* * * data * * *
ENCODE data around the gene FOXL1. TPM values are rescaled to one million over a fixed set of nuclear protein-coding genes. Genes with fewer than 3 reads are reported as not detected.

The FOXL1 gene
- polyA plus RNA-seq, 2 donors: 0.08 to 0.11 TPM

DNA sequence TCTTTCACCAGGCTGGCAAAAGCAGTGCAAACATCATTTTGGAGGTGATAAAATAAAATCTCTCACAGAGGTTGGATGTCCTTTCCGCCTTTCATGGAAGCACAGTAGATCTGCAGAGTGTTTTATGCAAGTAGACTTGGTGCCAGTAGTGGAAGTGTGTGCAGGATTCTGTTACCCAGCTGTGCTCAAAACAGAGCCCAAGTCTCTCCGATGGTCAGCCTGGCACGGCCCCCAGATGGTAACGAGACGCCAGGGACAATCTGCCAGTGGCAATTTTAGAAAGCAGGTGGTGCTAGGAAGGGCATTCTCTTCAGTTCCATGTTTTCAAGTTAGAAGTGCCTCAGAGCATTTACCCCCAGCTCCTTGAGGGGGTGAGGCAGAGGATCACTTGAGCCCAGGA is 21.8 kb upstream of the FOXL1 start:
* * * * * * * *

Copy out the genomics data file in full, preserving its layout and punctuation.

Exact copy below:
ENCODE data around the gene FOXL1. TPM values are rescaled to one million over a fixed set of nuclear protein-coding genes. Genes with fewer than 3 reads are reported as not detected.

The FOXL1 gene
- polyA plus RNA-seq, 2 donors: 0.08 to 0.11 TPM

DNA sequence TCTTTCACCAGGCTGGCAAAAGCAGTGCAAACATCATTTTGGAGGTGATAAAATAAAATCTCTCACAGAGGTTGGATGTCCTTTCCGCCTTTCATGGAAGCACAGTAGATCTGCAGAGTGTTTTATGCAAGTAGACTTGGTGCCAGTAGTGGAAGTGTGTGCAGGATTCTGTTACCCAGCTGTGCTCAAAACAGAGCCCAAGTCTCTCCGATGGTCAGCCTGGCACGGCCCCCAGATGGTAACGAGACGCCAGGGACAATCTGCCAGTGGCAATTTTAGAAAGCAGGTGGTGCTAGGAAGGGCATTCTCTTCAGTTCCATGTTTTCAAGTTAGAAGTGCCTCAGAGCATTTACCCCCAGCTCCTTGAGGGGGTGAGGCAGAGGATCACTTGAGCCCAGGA is 21.8 kb upstream of the FOXL1 start: